Several years ago I worked on a project backed by a top west-coast angel investor. The idea was extremely compelling, but for several reasons the project failed to reach the next step.
One of the primary issues was that early customers were not comfortable with the social interactions our model was predicated on: staying at someone else’s house (and thereby disintermediating the $120M+ lodging industry using a peer to peer model).
Fast forward a few years and it’s really exciting to see the concept validated by Airbnb.com (backed by Sequoia and gaining real momentum!): the concepts we envisioned was almost identical. Clearly Airbnb.com has excelled in execution, but timing also matters greatly in startups. And it seems people are increasingly comfortable opening up their lives: both online — and offline.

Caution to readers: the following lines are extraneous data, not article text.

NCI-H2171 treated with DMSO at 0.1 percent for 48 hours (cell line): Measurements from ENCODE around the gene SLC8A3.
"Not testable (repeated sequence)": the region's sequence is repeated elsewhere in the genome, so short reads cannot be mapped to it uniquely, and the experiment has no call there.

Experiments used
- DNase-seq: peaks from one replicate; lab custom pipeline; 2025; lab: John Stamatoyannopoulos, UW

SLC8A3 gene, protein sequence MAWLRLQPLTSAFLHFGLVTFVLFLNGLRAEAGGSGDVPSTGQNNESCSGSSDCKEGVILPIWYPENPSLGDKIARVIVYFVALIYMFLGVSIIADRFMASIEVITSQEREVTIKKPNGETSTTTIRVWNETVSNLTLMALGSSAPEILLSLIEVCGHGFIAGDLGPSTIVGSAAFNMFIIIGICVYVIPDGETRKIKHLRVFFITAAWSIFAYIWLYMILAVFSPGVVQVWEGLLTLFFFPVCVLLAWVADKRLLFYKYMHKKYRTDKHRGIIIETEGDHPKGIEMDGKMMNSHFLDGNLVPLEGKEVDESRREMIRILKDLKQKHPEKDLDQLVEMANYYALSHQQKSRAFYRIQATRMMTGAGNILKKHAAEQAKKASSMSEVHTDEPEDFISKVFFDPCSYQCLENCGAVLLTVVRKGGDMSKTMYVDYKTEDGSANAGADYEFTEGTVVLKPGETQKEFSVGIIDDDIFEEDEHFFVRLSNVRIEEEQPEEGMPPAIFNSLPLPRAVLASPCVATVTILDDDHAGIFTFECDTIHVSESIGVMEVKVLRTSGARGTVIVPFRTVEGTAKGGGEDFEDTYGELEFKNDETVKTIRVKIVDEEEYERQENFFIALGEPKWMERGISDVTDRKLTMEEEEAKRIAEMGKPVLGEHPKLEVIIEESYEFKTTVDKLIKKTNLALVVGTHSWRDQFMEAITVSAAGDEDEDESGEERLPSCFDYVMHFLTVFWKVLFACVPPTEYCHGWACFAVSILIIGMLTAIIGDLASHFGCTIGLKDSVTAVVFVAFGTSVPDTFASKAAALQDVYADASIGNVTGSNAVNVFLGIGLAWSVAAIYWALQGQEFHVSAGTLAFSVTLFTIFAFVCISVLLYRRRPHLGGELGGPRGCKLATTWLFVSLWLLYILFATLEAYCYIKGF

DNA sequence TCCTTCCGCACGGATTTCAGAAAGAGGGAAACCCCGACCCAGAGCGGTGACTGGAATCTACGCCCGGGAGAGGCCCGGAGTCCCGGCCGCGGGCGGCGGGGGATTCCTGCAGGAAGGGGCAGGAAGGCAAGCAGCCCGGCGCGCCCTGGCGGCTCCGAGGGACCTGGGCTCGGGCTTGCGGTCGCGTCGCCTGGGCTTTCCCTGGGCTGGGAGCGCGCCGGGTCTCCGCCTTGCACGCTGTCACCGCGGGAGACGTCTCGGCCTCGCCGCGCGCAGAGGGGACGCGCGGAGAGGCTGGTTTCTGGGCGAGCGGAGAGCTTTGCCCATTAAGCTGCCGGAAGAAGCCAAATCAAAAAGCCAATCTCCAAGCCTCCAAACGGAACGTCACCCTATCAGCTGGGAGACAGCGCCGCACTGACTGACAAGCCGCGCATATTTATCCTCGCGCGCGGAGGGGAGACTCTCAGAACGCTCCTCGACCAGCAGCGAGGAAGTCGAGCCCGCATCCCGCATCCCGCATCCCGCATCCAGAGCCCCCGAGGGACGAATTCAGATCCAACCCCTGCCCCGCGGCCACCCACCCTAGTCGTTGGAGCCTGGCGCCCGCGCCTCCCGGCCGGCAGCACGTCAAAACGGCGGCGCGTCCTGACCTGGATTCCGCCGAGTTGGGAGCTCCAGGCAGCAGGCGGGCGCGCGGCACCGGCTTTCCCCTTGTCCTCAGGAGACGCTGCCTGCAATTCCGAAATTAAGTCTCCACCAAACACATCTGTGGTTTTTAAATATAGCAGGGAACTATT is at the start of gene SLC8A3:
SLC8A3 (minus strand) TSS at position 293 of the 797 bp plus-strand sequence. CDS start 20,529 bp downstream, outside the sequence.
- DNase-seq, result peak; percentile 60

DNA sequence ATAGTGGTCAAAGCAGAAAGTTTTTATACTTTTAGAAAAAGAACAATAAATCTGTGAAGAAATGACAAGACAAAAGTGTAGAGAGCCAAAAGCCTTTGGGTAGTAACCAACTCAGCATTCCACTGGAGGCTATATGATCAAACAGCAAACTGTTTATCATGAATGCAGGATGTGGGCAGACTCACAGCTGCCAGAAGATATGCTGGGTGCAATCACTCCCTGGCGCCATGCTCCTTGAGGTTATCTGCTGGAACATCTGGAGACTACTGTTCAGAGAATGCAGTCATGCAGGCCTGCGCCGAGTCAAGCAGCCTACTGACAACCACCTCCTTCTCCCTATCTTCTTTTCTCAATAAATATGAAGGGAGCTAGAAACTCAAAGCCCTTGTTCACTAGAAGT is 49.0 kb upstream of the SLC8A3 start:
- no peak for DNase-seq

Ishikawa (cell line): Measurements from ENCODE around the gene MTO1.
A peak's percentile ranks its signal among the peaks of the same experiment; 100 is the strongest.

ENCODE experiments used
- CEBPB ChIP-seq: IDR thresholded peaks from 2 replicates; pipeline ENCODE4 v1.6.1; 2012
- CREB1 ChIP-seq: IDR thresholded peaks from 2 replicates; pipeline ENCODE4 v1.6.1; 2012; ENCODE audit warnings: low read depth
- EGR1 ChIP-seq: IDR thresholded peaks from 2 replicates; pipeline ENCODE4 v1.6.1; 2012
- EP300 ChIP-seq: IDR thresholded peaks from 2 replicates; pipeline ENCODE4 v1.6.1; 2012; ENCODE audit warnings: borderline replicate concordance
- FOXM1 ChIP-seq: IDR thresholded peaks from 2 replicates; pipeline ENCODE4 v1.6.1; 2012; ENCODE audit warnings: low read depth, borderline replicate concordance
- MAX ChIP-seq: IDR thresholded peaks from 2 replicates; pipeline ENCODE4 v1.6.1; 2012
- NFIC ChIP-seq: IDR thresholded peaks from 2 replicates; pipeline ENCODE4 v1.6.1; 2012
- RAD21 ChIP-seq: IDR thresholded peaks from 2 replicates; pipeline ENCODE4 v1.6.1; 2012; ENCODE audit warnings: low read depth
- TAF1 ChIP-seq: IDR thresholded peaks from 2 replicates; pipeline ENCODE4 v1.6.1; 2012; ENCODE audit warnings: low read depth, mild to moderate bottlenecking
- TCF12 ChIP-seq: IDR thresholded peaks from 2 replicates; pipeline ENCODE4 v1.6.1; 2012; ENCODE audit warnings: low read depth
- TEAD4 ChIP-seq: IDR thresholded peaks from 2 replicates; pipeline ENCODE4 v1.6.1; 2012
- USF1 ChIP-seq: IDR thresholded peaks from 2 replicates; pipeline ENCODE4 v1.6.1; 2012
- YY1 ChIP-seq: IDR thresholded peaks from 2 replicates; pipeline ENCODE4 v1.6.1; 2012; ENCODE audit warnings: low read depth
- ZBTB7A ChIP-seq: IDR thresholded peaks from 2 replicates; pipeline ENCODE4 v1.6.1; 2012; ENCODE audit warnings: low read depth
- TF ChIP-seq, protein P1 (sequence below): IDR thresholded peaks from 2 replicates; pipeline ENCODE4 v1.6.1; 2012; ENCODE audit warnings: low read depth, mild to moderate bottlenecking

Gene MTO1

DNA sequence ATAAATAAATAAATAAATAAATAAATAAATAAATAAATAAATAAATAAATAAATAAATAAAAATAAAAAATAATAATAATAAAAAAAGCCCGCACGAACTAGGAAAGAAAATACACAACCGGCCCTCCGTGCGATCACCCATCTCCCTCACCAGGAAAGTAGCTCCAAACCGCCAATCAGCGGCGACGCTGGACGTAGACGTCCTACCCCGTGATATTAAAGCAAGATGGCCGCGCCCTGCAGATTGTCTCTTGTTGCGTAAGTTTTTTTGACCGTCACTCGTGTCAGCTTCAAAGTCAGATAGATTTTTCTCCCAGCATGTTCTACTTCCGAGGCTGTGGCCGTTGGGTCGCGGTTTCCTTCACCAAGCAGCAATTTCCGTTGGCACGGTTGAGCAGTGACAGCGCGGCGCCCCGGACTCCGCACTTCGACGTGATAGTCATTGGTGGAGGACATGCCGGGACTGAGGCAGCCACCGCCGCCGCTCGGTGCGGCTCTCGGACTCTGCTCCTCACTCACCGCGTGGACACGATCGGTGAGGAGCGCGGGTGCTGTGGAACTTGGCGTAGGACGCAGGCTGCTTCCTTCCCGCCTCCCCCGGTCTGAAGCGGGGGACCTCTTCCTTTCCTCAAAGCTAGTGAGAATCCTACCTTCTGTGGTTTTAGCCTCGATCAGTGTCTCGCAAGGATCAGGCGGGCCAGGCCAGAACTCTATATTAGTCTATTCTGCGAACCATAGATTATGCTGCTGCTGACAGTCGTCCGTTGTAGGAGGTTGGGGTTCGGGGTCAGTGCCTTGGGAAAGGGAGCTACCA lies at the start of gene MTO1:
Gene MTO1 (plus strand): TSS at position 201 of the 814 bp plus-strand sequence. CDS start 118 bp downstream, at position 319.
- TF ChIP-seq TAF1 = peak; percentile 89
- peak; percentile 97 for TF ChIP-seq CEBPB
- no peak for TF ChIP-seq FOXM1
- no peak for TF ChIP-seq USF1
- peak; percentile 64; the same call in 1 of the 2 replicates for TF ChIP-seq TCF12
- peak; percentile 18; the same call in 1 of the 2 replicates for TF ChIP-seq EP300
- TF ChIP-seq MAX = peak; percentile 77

People tend to forget that shapes and evolves us, almost as we do it. Offline social dynamics often lag online models (think Mercata). I recall a time not too long ago when my parents would balked at the idea and risk of paying for items online. Now they wouldn’t think twice about it. Times change. People change. Announcing my location publicly on Foursquare was not something I thought I’d be comfortable with. Now I am.
Our willingness to share publicly on Facebook and Foursquare will open us up to new opportunities – and perhaps a new willingness – to connect in new ways offline.
I see a coming wave of offline engagement taking shape that will be big; big because there is a void in many young people’s lives that screens alone cannot fill. We are social creatures who need to connect with each other in real life. I think Burning Man is a testament and example of this movement’s potential. I’m excited for what could be built here.
Note: Maybe Soctt Heiferman is right in taking a sledgehammer to his iPhone